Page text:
By John T. Bennett - 08/22/11 08:18 PM EDT
U.S. and NATO officials will not regret creating a highly functional Afghanistan security force — even as most other parts of that government appear mostly dysfunctional, Sen. Jeanne Shaheen Jeanne ShaheenSenators approve shift in funding to ease airport wait times Carter pledges probe of sex assault testimony Pentagon looks to reduce billion energy bill MORE (D-N.H.) said Monday.
Obama administration and NATO leaders for the last year have repeatedly said the biggest key to U.S. and alliance forces being withdrawn by a 2014 objective is a highly capable Afghanistan security apparatus that can keep the peace and prevent extremist groups from returning.
Pentagon officials in recent months have increasingly pointed to gains in individual areas, something Shaheen did Monday in a conference call with reporters from Afghanistan, where she has been meeting with U.S. military officials and some troops.
The Senate Armed Services Committee member said several times she sees “real progress” in Afghanistan but each time noted it is in “local villages” and “local areas.”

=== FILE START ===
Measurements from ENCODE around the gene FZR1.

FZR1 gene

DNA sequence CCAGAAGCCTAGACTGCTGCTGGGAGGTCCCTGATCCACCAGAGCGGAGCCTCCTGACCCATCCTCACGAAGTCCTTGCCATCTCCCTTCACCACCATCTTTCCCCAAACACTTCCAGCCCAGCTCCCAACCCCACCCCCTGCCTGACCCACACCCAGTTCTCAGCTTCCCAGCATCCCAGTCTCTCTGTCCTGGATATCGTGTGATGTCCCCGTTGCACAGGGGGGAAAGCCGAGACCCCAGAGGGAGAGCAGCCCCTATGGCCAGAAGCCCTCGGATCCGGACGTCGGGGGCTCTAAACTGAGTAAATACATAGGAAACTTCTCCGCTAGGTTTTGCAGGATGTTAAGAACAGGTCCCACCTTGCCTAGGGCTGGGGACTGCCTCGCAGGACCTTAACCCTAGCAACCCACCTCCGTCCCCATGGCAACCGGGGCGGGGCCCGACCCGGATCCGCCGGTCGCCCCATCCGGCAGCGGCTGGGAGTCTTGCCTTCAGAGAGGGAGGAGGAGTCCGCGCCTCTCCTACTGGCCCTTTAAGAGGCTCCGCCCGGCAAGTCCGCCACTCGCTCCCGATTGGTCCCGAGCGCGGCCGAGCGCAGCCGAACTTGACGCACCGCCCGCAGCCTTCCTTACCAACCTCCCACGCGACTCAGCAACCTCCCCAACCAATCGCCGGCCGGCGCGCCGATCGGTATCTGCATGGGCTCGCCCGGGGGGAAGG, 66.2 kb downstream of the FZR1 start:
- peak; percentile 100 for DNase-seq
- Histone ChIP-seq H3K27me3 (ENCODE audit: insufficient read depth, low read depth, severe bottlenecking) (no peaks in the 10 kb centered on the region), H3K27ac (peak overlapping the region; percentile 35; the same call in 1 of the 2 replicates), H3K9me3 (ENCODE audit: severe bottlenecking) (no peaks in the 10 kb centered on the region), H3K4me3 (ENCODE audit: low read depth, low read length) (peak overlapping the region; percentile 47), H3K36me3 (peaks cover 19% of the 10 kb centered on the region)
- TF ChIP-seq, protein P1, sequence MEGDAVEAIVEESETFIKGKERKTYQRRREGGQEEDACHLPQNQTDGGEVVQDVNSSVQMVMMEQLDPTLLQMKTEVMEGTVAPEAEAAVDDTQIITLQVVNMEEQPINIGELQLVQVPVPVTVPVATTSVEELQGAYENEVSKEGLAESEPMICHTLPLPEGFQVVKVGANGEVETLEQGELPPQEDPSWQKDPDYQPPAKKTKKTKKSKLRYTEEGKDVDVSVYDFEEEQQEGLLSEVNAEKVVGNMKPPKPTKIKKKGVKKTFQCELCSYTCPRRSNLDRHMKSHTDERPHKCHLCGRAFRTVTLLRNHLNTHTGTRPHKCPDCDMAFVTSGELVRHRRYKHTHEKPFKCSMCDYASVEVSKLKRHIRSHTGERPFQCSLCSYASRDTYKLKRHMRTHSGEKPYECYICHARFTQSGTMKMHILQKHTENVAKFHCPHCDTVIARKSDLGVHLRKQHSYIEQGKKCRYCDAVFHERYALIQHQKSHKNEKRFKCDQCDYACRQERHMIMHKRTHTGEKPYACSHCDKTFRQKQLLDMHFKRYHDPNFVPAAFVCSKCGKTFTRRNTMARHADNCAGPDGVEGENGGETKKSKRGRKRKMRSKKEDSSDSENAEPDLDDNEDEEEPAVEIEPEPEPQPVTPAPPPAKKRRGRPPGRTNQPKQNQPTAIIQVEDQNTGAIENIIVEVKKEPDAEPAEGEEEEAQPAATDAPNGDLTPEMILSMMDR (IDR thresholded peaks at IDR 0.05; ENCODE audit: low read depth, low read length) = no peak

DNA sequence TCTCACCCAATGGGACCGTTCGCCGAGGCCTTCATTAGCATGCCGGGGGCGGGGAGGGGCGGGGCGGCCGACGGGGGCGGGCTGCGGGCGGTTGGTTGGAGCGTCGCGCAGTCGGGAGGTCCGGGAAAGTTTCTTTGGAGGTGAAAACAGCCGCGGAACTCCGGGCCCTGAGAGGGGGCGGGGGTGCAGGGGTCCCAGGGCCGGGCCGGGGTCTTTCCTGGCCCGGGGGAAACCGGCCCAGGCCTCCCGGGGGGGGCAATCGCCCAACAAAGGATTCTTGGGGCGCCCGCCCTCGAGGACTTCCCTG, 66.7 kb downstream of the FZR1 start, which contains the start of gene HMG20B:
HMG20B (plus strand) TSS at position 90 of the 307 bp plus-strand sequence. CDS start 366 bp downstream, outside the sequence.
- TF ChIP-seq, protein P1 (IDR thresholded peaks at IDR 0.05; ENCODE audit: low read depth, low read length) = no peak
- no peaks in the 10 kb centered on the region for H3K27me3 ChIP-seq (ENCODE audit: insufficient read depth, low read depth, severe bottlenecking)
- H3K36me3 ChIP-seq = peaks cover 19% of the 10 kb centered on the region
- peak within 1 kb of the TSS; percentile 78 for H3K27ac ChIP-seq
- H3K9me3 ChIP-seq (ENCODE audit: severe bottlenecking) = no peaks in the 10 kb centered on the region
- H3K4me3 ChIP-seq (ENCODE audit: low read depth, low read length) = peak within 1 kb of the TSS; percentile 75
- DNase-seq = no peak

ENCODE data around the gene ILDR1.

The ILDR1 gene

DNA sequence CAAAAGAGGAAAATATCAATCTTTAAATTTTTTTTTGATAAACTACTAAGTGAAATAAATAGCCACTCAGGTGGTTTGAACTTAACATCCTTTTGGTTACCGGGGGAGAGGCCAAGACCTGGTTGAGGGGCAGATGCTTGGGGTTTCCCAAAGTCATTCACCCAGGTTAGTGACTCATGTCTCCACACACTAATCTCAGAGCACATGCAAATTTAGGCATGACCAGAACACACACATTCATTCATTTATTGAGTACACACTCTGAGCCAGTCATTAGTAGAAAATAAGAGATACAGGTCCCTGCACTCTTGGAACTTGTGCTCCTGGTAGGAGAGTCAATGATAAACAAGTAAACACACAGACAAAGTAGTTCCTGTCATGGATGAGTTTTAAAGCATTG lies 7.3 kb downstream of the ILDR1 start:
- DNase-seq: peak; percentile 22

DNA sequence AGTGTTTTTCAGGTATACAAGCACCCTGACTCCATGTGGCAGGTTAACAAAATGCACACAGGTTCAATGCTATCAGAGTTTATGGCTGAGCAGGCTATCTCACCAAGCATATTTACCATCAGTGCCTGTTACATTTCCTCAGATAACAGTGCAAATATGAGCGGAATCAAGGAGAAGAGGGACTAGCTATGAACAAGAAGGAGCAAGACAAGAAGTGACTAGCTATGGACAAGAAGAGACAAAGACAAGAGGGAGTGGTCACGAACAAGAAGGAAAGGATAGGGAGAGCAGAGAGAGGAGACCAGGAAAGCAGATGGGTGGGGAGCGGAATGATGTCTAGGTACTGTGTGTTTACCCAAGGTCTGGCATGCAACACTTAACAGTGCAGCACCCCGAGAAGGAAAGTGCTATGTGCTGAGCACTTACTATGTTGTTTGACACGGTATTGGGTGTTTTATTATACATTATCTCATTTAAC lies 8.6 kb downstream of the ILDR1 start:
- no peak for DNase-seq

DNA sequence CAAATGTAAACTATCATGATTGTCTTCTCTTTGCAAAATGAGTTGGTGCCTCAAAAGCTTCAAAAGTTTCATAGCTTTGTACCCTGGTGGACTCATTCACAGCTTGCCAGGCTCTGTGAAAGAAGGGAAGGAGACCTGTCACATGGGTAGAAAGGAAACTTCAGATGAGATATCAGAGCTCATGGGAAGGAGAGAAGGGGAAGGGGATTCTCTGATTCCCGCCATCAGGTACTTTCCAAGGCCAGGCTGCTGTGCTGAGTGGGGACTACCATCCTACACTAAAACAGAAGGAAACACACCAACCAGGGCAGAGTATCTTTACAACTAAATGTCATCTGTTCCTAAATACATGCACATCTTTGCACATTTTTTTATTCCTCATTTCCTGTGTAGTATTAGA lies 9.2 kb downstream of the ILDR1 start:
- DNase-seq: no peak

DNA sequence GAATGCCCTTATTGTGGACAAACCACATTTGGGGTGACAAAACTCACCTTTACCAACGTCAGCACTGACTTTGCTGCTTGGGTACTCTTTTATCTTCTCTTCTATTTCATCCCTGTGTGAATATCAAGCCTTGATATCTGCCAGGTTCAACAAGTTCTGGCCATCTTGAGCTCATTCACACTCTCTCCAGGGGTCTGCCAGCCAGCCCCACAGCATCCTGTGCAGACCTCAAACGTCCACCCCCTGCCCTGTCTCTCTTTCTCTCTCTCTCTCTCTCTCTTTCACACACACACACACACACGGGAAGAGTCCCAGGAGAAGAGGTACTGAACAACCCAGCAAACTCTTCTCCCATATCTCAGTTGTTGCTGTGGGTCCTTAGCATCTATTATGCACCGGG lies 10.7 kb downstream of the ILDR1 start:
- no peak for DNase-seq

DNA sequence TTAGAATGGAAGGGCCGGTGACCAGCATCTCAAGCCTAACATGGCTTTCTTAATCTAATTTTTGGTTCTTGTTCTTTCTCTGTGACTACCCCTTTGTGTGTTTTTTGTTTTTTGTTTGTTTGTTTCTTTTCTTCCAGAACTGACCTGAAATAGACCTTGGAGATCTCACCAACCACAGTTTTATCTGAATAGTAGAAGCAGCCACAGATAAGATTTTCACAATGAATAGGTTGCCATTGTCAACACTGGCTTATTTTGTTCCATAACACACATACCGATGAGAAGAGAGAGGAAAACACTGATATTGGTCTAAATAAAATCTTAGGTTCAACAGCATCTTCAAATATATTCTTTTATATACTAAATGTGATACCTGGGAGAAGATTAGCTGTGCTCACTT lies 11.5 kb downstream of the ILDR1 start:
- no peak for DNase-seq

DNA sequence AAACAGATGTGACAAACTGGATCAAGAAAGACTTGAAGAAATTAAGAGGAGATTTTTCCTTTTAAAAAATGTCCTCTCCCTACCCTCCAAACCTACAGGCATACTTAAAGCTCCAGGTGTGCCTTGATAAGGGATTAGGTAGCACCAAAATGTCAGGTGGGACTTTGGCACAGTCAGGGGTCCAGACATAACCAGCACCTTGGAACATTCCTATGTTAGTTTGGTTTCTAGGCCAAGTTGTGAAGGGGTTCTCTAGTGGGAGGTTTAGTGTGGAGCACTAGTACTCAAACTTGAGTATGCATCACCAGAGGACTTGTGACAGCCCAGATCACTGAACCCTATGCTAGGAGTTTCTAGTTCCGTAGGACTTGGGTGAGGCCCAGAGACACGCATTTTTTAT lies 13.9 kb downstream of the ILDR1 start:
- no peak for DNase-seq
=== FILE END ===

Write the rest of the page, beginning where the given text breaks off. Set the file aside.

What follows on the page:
She acknowledged the notion of building a Western-style democratic government is no longer a part of the objective there.
But with hopes all but extinguished for establishing a functional national governmental structure there, U.S. and NATO officials are not handing too much power to indigenous military and security forces, Shaheen told The Hill.
There is no reason to believe any power vacuum in Kabul that might be created when U.S. and NATO forces leave later this decade would be filled by an organized, respected and effective Afghanistan security apparatus, she said.
It is “very important” to build an indigenous security force capable of keeping Taliban forces, as well as al Qaeda and similar groups, from returning and seizing power as they did in the years before the 9/11 attacks, she said.